Whenever a buyer or seller wishes to move their goods internationally they will need to find the right freight forwarder to handle the move for them, under the terms and conditions that suit them best.
There are many stages in the shipping process from pick up at origin to delivery at destination, and it is important for all parties to be totally clear on where responsibilities lie at each stage of the shipping process. This article will explain all of the terms of trade defined for shipping to show where responsibilities lie in each case, so that buyers and sellers can be clear on their obligations when arranging shipments.
What are the Incoterms® 2020 terms of trade?
The terms of trade used for international shipping transactions are defined by the International Chamber of Commerce (ICC) and set out the responsibilities of buyers and sellers for the sale of goods in international transactions.
According to the ICC, Incoterms® were established in response to the needs of international trade. With different practices around the world, and different legal interpretations of responsibilities, there was a desperate need for a common set of rules and guidelines. The Incoterms rules are global and common to all countries. The ICC defined international commercial terms, Incoterms, clarify the tasks, costs, and risks to be carried by buyers and sellers throughout these transactions.
The Incoterms® 2020 are the latest updates of these rules, which are grouped into two categories of international trade terms that are used in the shipping industry. Most of the terms apply to the industry in general, while some apply only to the ocean shipping industry. There are seven for all mode(s) of transport, and four specifically for sea or inland waterway transport. The Incoterms® 2020 rules are slightly different from previously used terms. This newly consolidated set of terms is shown here.
Note: where a term says (insert place of delivery) this means that a shipping contract will define the terms and the destination within that term. These are explained further here.
EXW – Ex Works (insert place of delivery)
FCA – Free Carrier (insert named place of delivery)
CPT – Carriage Paid to (insert place of destination)
CIP – Carriage and Insurance Paid To (insert place of destination)
DAP – Delivered at Place (insert named place of destination)
DPU – Delivered at Place Unloaded (insert of place of destination)
DDP – Delivered Duty Paid (insert place of destination)
There are four Incoterms® 2020 rules intended specifically for Sea and Inland Waterway Transport:
FAS – Free Alongside Ship (insert name of port of loading)
FOB – Free on Board (insert named port of loading)
CFR – Cost and Freight (insert named port of destination)
CIF – Cost Insurance and Freight (insert named port of destination)
Each term carries specific responsibilities for both the buyer and the seller of the goods. In all contracts between the buyer and the seller, the seller agrees to provide the goods as stated in the sales contract. The buyer agrees to pay the price as provided for in the contract of sale. The terms will then outline such details as: who arranges and pays for pick up, export documentation, shipping, insurance, customs clearance and handling charges, local delivery, and who pays applicable duties and local taxes.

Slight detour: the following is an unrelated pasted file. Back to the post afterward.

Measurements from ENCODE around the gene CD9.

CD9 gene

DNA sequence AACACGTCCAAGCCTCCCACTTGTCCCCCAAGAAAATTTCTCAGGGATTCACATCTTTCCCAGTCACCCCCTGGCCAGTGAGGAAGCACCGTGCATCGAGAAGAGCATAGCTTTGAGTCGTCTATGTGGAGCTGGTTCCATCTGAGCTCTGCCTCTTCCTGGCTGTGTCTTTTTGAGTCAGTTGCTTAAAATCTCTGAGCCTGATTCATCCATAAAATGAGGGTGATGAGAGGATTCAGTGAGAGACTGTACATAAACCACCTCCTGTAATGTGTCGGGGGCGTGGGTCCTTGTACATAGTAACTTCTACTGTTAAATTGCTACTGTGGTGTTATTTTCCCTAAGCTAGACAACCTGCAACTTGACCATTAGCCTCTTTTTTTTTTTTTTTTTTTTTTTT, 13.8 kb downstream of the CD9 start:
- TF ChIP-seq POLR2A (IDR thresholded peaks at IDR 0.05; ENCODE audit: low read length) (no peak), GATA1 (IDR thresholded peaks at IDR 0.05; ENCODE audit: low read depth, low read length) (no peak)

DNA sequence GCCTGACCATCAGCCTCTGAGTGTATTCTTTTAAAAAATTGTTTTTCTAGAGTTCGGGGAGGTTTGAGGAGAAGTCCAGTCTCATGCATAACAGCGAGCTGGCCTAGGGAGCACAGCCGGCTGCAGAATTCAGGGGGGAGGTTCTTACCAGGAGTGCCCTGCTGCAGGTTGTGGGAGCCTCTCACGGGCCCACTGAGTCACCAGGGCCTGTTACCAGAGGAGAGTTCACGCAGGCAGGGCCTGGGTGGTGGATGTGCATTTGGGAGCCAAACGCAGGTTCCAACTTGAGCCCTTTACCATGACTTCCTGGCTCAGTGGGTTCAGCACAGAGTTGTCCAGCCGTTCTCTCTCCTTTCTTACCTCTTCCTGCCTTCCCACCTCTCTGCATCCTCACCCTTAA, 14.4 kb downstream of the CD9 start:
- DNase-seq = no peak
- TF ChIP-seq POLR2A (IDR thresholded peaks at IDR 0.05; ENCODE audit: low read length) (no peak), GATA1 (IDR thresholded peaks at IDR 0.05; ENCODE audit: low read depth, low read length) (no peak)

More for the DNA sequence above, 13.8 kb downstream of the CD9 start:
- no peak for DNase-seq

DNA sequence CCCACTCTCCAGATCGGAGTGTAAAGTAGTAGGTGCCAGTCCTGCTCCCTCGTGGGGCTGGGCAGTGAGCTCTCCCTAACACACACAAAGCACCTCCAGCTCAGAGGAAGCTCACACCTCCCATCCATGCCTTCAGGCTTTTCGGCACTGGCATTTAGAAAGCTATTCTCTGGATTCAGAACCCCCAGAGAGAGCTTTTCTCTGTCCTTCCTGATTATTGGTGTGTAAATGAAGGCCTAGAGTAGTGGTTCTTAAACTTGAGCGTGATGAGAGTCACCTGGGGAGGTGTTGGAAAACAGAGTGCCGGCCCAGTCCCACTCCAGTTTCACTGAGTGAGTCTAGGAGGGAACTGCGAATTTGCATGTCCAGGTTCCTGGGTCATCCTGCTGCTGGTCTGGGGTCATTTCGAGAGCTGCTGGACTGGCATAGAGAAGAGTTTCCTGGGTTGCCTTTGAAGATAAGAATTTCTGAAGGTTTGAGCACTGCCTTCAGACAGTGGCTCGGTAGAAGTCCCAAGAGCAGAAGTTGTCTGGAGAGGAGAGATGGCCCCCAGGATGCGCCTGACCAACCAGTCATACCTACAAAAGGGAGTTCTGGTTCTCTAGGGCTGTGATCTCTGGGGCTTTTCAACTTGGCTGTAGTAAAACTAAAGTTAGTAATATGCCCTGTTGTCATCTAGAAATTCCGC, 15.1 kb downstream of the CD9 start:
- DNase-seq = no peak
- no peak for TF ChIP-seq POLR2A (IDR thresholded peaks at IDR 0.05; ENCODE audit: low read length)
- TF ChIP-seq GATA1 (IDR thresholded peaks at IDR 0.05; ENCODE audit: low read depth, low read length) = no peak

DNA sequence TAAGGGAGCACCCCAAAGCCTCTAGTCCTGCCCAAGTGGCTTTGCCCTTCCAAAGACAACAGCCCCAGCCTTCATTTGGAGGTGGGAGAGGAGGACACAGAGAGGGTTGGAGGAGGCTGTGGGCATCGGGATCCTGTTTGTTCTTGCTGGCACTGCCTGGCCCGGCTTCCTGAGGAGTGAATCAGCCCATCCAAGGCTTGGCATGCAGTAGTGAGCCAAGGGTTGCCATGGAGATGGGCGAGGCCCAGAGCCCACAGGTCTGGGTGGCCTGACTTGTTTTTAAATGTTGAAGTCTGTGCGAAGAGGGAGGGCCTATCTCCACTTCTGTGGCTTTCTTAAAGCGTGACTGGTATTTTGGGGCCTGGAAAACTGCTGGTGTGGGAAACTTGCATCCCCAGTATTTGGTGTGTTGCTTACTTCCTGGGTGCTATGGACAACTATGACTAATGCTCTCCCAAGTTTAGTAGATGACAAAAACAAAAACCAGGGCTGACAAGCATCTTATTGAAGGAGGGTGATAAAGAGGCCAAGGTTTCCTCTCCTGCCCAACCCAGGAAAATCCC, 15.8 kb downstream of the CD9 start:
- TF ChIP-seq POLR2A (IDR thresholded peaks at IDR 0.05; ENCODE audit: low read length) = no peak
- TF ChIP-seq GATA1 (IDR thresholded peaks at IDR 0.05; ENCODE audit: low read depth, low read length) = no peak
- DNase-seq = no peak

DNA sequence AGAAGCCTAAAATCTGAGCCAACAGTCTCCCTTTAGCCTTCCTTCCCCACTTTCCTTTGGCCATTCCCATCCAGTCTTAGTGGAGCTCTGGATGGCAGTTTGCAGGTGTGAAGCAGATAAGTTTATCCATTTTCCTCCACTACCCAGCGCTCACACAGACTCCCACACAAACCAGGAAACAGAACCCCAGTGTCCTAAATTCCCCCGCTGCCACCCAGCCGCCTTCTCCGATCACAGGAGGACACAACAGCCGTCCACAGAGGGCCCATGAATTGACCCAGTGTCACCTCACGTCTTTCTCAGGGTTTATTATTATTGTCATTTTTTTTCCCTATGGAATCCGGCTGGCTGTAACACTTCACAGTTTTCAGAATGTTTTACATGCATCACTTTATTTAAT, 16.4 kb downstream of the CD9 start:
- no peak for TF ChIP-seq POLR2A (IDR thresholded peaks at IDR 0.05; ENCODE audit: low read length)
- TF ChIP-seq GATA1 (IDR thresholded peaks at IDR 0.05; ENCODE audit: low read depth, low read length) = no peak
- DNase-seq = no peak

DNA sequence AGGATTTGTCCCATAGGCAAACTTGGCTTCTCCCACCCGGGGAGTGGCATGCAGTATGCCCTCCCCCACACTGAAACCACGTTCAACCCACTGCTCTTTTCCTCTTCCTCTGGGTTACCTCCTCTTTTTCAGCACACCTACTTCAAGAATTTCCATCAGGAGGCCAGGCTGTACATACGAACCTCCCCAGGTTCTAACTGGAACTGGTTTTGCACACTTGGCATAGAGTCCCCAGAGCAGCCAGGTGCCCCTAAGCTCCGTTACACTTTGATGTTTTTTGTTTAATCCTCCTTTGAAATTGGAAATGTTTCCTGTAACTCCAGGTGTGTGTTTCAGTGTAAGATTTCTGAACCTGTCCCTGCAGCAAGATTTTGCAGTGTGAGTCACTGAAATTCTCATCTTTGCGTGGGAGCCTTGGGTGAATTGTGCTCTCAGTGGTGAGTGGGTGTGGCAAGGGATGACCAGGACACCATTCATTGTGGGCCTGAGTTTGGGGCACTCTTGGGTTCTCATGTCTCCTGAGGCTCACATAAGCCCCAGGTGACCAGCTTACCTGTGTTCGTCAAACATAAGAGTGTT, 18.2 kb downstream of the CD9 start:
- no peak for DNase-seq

The terms of trade have a direct impact on the amount of duty and local taxes paid, so when clearing the shipment through customs it is essential that the terms of trade are declared for the correct duties and taxes to be applied.
In general the terms of trade describe the moment that the responsibility for the goods passes from the seller to the buyer.
What is not covered by the Incoterms® terms of trade?
Incoterms clarify the responsibilities of all parties to a sales transaction. As noted above, Incoterms would normally be incorporated in the contract of sale. However:
- they do not address all the conditions of sale
- they do not detail the goods being sold, nor show contract price
- they do not make reference to the payment details as negotiated between the seller or buyer
- they do not state at what point ownership of the goods passes from the seller to the buyer
- they do not specify which documents must be provided to the buyer, by the seller, to facilitate customs clearance processes at destination
- they do not address liabilities for any failure to provide the goods as defined in the contract of sale, nor dispute resolution mechanisms
Incoterms explained in detail
This section looks more closely at each of the Incoterms and clarifies where the responsibilities lie in each case. Some of the terms are similar enough to be covered together, as they differ mainly by the type of carrier rather than in the terms themselves. This section covers the following terms.
• Ex Works
• Free Carrier (also Free Alongside Ship and Free on Board)
• Carriage Paid To… (also Cost and Freight)
• Carriage and Insurance Paid To… (also Cost, Insurance and Freight)
• Delivered at Place, Delivered at Place Unloaded
• Delivered Duty Paid
Ex Works is a term of trade meaning that the buyer pays the transport charges from the seller’s factory to the destination. These terms therefore represent the minimum obligation for the seller.
These terms should not be used when the buyer does not have the ability to undertake the export formalities. In such circumstances, the Free Carrier (FCA) terms should be used.
The buyer, not the seller, is responsible for pick-up. The seller must simply place the goods at the disposal of the buyer at the named place of pick-up on the date or within the period stipulated.
The buyer bears all the costs and risks that are involved in transporting the goods from the seller’s premises to the desired destination.
The buyer must obtain, at his own expense, any import license or other official authorisation and undertake all customs formalities for the importation of the goods and, where necessary, for their transit through another country.
The buyer is responsible for paying all customs duty and taxes.
Free Carrier, Free Alongside Ship or Free on Board
Free Carrier (FCA) means that the seller fulfills his obligation when he has handed over the goods, cleared for export, into the charge of the carrier named by the buyer at the named port. This means that the seller is responsible for all export documentation: Commercial Invoice, Bill of Lading and Certificate of Origin (if required).